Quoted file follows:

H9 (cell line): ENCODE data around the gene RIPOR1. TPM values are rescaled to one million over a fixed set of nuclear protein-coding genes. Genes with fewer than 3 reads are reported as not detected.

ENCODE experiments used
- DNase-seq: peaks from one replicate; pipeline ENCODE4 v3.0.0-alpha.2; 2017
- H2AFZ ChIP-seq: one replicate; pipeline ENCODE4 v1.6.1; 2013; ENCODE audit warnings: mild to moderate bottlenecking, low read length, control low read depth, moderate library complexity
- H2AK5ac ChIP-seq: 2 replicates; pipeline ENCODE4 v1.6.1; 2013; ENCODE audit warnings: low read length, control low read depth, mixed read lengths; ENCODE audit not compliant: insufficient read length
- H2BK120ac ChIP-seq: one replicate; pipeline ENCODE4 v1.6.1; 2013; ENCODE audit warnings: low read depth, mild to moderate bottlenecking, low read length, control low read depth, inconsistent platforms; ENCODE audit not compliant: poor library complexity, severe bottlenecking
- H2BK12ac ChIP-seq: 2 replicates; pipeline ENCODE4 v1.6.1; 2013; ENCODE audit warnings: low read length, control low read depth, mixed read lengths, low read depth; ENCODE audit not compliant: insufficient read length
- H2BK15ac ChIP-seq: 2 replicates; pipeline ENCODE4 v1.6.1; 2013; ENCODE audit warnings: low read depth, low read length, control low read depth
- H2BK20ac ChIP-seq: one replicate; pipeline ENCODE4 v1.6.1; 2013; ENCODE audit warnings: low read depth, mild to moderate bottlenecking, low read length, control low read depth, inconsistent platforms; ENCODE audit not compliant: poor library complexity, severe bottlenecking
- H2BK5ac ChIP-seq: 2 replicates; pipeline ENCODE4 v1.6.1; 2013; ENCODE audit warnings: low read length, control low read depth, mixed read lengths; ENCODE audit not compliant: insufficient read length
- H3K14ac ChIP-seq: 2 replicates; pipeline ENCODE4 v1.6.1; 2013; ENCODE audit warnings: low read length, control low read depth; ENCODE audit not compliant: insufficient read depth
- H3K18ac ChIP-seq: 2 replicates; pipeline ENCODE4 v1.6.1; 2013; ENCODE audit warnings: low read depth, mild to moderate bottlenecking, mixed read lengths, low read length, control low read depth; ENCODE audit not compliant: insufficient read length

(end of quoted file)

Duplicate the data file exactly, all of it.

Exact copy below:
H9 (cell line): ENCODE data around the gene RIPOR1. TPM values are rescaled to one million over a fixed set of nuclear protein-coding genes. Genes with fewer than 3 reads are reported as not detected.

ENCODE experiments used
- DNase-seq: peaks from one replicate; pipeline ENCODE4 v3.0.0-alpha.2; 2017
- H2AFZ ChIP-seq: one replicate; pipeline ENCODE4 v1.6.1; 2013; ENCODE audit warnings: mild to moderate bottlenecking, low read length, control low read depth, moderate library complexity
- H2AK5ac ChIP-seq: 2 replicates; pipeline ENCODE4 v1.6.1; 2013; ENCODE audit warnings: low read length, control low read depth, mixed read lengths; ENCODE audit not compliant: insufficient read length
- H2BK120ac ChIP-seq: one replicate; pipeline ENCODE4 v1.6.1; 2013; ENCODE audit warnings: low read depth, mild to moderate bottlenecking, low read length, control low read depth, inconsistent platforms; ENCODE audit not compliant: poor library complexity, severe bottlenecking
- H2BK12ac ChIP-seq: 2 replicates; pipeline ENCODE4 v1.6.1; 2013; ENCODE audit warnings: low read length, control low read depth, mixed read lengths, low read depth; ENCODE audit not compliant: insufficient read length
- H2BK15ac ChIP-seq: 2 replicates; pipeline ENCODE4 v1.6.1; 2013; ENCODE audit warnings: low read depth, low read length, control low read depth
- H2BK20ac ChIP-seq: one replicate; pipeline ENCODE4 v1.6.1; 2013; ENCODE audit warnings: low read depth, mild to moderate bottlenecking, low read length, control low read depth, inconsistent platforms; ENCODE audit not compliant: poor library complexity, severe bottlenecking
- H2BK5ac ChIP-seq: 2 replicates; pipeline ENCODE4 v1.6.1; 2013; ENCODE audit warnings: low read length, control low read depth, mixed read lengths; ENCODE audit not compliant: insufficient read length
- H3K14ac ChIP-seq: 2 replicates; pipeline ENCODE4 v1.6.1; 2013; ENCODE audit warnings: low read length, control low read depth; ENCODE audit not compliant: insufficient read depth
- H3K18ac ChIP-seq: 2 replicates; pipeline ENCODE4 v1.6.1; 2013; ENCODE audit warnings: low read depth, mild to moderate bottlenecking, mixed read lengths, low read length, control low read depth; ENCODE audit not compliant: insufficient read length